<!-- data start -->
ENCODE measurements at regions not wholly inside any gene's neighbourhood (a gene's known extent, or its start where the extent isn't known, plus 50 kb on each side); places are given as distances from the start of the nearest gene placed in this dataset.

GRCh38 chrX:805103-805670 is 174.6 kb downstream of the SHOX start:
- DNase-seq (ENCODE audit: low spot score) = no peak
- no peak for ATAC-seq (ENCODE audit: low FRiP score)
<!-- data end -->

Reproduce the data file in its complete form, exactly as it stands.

ENCODE measurements at regions not wholly inside any gene's neighbourhood (a gene's known extent, or its start where the extent isn't known, plus 50 kb on each side); places are given as distances from the start of the nearest gene placed in this dataset.

GRCh38 chrX:805103-805670 is 174.6 kb downstream of the SHOX start:
- DNase-seq (ENCODE audit: low spot score) = no peak
- no peak for ATAC-seq (ENCODE audit: low FRiP score)